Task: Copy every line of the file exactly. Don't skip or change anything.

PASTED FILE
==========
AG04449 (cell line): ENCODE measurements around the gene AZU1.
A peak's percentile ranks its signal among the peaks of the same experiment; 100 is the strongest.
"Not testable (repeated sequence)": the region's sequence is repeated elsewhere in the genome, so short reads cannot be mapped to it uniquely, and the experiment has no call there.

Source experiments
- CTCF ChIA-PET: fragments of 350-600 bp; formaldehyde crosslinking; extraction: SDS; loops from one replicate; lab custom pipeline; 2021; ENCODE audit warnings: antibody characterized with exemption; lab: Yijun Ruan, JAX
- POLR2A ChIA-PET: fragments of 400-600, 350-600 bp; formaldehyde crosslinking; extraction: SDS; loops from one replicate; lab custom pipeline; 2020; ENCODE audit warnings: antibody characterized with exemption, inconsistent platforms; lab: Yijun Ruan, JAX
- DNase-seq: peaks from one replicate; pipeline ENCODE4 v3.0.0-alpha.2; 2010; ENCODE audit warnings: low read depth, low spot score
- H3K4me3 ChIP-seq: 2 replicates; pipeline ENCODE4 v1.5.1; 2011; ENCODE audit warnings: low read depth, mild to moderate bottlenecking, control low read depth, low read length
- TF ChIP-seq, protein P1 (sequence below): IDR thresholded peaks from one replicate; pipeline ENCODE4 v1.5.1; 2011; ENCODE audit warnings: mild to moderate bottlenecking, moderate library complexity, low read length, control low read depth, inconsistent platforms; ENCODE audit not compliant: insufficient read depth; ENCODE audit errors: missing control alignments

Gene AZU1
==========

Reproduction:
AG04449 (cell line): ENCODE measurements around the gene AZU1.
A peak's percentile ranks its signal among the peaks of the same experiment; 100 is the strongest.
"Not testable (repeated sequence)": the region's sequence is repeated elsewhere in the genome, so short reads cannot be mapped to it uniquely, and the experiment has no call there.

Source experiments
- CTCF ChIA-PET: fragments of 350-600 bp; formaldehyde crosslinking; extraction: SDS; loops from one replicate; lab custom pipeline; 2021; ENCODE audit warnings: antibody characterized with exemption; lab: Yijun Ruan, JAX
- POLR2A ChIA-PET: fragments of 400-600, 350-600 bp; formaldehyde crosslinking; extraction: SDS; loops from one replicate; lab custom pipeline; 2020; ENCODE audit warnings: antibody characterized with exemption, inconsistent platforms; lab: Yijun Ruan, JAX
- DNase-seq: peaks from one replicate; pipeline ENCODE4 v3.0.0-alpha.2; 2010; ENCODE audit warnings: low read depth, low spot score
- H3K4me3 ChIP-seq: 2 replicates; pipeline ENCODE4 v1.5.1; 2011; ENCODE audit warnings: low read depth, mild to moderate bottlenecking, control low read depth, low read length
- TF ChIP-seq, protein P1 (sequence below): IDR thresholded peaks from one replicate; pipeline ENCODE4 v1.5.1; 2011; ENCODE audit warnings: mild to moderate bottlenecking, moderate library complexity, low read length, control low read depth, inconsistent platforms; ENCODE audit not compliant: insufficient read depth; ENCODE audit errors: missing control alignments

Gene AZU1